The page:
- We are free agents because God gave us the power of reason, which is a “particle of the Creator’s divinity”. “Destiny”, on the other hand, he believed is a figment of the imagination and to believe in fate limits our power to be actors in our own life.
- Just because we are free, does not mean we should do whatever we please. Casanova believed that we should use our reasoning power to make ourselves humble and just.
- The wise person is not a slave to his/her passions, but rather has the self-control to defer acting until calm. Casanova attributes his past errors to being a victim of his senses and acting more from feeling than reflection.
- There is an immaterial God who answers prayers.
- Prayer kills despair. Casanova believed one should pray often, then trust that God will answer your prayers if you act accordingly.
- Pray for grace, then believe you have received it, even if appearances seem to be the opposite. Casanova’s inexhaustible optimism was what both men and women found irresistibly charming about him.
- Good comes from evil and evil comes from good. Casanova believed that it is our job to straddle the ditch that divides the two sides of human nature. To do so takes not just strength, but courage. He believed that confidence without courage is useless.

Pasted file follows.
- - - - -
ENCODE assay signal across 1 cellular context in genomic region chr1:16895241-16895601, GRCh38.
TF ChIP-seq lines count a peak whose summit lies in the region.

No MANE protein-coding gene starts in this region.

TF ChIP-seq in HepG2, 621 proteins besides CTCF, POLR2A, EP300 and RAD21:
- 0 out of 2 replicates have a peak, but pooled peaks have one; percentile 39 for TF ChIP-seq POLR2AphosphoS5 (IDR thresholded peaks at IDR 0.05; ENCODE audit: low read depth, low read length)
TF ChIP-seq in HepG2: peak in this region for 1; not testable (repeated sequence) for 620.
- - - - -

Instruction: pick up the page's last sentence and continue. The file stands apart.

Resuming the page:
- One becomes a fool when in a fool’s company. This serves as a reminder to choose the company we keep wisely. The people we surround ourselves with have a great influence on who we become.
- Character shows up in the face. Casanova believed in a pseudoscience dating back to Aristotle, called physiognomy. This is the belief that a person’s personality, character or temperament is revealed in his facial features or expressions. For example, a person with a high forehead would be considered intelligent, etc. To the extent that it might be relevant today one who frowns frequently might be seen as an unhappy person and vice versa. A good reason to smile often!